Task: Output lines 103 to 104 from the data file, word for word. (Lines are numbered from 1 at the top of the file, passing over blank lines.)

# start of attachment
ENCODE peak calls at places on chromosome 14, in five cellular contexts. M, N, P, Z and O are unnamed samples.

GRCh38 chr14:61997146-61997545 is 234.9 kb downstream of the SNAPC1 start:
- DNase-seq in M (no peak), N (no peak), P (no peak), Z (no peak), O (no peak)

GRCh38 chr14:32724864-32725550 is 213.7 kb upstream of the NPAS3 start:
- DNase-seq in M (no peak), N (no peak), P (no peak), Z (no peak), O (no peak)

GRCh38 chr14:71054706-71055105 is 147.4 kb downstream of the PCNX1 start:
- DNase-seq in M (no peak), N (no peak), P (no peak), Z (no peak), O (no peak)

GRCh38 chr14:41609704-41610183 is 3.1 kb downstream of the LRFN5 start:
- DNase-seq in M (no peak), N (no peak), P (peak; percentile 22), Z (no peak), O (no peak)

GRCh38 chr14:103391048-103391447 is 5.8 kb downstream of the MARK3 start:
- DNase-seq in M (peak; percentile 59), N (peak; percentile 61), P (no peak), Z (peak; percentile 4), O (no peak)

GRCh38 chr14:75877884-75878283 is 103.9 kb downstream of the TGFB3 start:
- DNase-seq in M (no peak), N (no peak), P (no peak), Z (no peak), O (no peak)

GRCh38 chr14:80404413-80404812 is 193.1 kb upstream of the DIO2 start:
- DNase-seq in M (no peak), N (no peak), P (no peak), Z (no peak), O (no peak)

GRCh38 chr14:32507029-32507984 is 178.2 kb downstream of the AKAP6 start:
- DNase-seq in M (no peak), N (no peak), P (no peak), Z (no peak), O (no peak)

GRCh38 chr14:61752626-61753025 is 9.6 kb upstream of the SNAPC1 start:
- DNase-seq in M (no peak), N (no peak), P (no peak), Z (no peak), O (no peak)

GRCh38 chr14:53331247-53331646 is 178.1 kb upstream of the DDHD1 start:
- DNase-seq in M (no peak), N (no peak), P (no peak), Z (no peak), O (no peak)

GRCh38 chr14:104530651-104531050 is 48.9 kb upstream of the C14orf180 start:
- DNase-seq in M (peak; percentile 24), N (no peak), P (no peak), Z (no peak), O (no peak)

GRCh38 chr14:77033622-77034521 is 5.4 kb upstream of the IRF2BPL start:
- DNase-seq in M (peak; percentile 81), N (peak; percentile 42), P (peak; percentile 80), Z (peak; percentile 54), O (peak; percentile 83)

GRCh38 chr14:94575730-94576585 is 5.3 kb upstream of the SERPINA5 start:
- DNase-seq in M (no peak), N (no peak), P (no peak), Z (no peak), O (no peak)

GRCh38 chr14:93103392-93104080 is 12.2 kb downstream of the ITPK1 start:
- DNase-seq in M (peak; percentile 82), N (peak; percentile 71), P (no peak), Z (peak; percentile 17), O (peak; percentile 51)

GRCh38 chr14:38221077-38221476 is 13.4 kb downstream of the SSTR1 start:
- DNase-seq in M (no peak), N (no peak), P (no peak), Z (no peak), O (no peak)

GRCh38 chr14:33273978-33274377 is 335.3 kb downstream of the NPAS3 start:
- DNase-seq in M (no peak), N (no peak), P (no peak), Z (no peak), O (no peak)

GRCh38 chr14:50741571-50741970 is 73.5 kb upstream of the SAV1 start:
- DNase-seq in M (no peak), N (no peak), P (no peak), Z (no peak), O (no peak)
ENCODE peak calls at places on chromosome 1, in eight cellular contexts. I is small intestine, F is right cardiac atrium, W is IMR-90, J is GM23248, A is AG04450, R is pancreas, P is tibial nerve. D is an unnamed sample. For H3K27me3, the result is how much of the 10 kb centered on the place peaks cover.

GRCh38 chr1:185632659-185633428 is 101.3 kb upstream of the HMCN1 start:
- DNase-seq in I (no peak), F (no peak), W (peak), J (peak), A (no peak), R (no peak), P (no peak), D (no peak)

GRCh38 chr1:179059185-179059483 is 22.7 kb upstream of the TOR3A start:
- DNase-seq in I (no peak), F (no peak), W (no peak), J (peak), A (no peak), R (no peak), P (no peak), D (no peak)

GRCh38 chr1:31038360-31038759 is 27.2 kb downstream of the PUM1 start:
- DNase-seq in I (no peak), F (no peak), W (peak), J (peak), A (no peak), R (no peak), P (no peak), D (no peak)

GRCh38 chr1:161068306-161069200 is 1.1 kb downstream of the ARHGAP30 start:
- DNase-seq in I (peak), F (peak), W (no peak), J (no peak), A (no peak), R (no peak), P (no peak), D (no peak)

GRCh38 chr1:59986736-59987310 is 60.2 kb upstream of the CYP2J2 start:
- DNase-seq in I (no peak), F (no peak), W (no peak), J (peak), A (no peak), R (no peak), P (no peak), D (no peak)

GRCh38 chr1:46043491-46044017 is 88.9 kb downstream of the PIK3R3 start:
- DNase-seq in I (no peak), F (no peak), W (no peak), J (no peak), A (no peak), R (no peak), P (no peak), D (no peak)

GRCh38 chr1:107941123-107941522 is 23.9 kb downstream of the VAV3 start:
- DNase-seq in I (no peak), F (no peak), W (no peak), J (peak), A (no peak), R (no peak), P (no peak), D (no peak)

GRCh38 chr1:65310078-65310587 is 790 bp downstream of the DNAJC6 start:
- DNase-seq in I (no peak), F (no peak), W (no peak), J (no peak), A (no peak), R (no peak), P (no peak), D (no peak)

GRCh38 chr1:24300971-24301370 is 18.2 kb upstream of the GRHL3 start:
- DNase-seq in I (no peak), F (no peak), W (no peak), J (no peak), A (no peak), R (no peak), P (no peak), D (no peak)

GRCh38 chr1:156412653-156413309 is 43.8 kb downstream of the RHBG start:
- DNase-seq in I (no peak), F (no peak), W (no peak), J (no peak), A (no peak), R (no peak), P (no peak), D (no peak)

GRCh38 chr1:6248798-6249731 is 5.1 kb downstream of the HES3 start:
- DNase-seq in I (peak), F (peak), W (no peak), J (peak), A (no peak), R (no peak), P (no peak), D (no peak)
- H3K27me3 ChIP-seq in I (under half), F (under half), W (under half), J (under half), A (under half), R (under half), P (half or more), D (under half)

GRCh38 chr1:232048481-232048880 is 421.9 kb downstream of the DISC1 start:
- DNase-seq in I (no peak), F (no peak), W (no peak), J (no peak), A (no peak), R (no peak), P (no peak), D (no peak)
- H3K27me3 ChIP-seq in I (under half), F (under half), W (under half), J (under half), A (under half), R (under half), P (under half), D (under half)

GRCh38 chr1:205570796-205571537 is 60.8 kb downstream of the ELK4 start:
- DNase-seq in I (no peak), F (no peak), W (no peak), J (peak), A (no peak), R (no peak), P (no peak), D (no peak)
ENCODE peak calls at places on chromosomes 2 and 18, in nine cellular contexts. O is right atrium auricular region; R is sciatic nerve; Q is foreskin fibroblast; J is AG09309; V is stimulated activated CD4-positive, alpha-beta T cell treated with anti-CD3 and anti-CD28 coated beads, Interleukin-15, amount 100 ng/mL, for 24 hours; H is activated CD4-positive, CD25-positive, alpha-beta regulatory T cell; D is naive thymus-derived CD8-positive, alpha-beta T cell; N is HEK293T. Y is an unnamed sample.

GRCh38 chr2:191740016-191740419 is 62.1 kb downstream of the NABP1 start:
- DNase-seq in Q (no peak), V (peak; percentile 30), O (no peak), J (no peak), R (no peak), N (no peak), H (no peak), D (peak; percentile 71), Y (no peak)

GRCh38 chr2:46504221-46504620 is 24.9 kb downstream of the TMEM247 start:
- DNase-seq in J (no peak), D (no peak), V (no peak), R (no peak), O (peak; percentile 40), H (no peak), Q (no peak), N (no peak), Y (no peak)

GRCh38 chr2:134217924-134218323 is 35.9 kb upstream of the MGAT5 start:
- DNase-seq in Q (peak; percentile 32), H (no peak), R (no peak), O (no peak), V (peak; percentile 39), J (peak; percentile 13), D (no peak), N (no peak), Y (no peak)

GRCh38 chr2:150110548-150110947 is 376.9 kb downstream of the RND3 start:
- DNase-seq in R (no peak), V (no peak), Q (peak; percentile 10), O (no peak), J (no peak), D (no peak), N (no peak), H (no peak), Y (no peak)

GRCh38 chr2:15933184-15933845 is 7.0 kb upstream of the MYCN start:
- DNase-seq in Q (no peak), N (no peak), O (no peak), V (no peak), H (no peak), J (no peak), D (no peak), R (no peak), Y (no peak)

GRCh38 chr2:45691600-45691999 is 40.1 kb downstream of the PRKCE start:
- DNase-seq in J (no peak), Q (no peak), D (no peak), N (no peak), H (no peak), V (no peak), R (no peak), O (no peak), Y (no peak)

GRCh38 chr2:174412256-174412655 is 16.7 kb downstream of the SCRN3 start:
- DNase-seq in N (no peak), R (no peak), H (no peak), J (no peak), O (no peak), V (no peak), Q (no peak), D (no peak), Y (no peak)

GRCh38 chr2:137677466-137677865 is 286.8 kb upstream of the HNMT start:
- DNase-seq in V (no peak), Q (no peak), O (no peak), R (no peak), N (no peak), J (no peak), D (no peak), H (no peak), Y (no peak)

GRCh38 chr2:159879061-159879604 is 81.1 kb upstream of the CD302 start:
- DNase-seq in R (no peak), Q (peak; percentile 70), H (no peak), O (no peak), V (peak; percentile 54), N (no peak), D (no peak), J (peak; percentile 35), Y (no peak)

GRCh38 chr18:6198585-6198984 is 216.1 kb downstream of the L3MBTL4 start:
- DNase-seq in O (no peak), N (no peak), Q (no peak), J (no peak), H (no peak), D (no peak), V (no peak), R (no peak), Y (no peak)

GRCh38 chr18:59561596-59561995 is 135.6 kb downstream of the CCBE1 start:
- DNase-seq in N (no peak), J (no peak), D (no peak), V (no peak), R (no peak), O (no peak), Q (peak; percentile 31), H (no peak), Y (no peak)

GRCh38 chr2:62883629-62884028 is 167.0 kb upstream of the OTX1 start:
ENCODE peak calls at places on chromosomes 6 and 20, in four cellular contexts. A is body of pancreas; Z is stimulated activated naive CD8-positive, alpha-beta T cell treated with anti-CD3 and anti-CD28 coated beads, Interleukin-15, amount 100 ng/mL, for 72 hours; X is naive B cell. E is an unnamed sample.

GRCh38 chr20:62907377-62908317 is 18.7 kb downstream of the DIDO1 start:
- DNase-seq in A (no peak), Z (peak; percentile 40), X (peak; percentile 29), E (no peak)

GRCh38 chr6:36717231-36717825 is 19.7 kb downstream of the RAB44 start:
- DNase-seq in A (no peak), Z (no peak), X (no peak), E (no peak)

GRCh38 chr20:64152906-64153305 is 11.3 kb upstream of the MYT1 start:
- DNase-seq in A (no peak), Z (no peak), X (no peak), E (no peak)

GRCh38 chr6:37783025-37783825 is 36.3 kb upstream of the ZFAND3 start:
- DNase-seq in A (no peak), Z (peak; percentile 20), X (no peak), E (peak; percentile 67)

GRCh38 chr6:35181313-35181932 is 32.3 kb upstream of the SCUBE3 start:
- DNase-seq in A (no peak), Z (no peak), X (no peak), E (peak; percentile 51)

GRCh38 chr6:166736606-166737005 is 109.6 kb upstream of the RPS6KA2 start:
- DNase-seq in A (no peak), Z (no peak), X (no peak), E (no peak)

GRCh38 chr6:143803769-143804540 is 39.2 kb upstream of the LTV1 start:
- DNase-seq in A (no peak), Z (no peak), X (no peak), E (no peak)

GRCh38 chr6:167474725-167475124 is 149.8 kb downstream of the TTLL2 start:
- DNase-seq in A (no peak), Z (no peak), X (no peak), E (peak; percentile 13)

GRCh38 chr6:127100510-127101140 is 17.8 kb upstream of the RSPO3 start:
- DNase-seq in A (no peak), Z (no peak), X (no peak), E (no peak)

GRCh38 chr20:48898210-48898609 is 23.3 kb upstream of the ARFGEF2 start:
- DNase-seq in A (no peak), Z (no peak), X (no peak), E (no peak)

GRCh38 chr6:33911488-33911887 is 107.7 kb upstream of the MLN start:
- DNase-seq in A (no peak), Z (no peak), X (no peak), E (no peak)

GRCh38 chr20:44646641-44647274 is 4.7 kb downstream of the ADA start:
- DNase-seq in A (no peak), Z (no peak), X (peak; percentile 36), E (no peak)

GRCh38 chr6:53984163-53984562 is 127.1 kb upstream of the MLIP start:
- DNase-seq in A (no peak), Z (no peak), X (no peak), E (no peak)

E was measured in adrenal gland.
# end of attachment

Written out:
- DNase-seq in A (no peak), Z (no peak), X (no peak), E (no peak)

GRCh38 chr6:167474725-167475124 is 149.8 kb downstream of the TTLL2 start: